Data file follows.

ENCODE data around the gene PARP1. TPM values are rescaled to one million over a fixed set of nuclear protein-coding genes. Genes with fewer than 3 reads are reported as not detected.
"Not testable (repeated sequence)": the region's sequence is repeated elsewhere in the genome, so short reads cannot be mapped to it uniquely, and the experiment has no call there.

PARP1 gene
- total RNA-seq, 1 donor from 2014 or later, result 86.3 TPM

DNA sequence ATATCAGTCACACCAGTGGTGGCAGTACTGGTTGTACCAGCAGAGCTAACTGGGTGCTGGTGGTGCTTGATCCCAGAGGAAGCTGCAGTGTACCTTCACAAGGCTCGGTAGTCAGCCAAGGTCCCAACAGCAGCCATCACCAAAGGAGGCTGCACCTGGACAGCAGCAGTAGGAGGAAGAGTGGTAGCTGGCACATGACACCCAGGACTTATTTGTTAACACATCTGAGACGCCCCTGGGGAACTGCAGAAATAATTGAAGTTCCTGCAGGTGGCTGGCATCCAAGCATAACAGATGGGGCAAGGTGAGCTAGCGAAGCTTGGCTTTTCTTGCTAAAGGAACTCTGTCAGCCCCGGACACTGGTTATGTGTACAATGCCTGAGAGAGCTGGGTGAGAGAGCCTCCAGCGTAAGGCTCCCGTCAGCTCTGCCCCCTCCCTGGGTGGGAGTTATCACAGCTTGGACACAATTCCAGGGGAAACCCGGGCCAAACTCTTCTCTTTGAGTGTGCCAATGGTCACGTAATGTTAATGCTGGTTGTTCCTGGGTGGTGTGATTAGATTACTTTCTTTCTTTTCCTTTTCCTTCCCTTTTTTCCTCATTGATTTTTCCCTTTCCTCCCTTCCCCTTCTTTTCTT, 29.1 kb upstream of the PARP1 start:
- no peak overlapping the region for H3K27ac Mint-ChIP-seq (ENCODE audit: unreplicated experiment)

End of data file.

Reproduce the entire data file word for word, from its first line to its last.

ENCODE data around the gene PARP1. TPM values are rescaled to one million over a fixed set of nuclear protein-coding genes. Genes with fewer than 3 reads are reported as not detected.
"Not testable (repeated sequence)": the region's sequence is repeated elsewhere in the genome, so short reads cannot be mapped to it uniquely, and the experiment has no call there.

PARP1 gene
- total RNA-seq, 1 donor from 2014 or later, result 86.3 TPM

DNA sequence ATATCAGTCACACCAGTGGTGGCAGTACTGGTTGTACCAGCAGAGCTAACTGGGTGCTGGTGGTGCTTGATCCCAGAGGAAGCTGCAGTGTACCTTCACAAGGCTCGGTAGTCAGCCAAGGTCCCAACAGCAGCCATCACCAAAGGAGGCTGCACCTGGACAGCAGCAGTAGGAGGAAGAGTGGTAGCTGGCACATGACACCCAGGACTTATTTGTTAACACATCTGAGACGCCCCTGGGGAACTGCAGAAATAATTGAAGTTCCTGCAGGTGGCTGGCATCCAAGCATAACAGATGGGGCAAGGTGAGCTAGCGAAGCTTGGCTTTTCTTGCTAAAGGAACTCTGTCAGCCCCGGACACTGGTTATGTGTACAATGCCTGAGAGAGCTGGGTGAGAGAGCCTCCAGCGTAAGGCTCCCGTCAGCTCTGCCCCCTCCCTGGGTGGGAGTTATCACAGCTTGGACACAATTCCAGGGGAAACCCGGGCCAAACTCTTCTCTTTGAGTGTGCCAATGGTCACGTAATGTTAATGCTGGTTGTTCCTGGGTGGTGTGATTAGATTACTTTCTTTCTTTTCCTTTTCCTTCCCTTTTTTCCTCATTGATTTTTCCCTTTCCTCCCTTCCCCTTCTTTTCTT, 29.1 kb upstream of the PARP1 start:
- no peak overlapping the region for H3K27ac Mint-ChIP-seq (ENCODE audit: unreplicated experiment)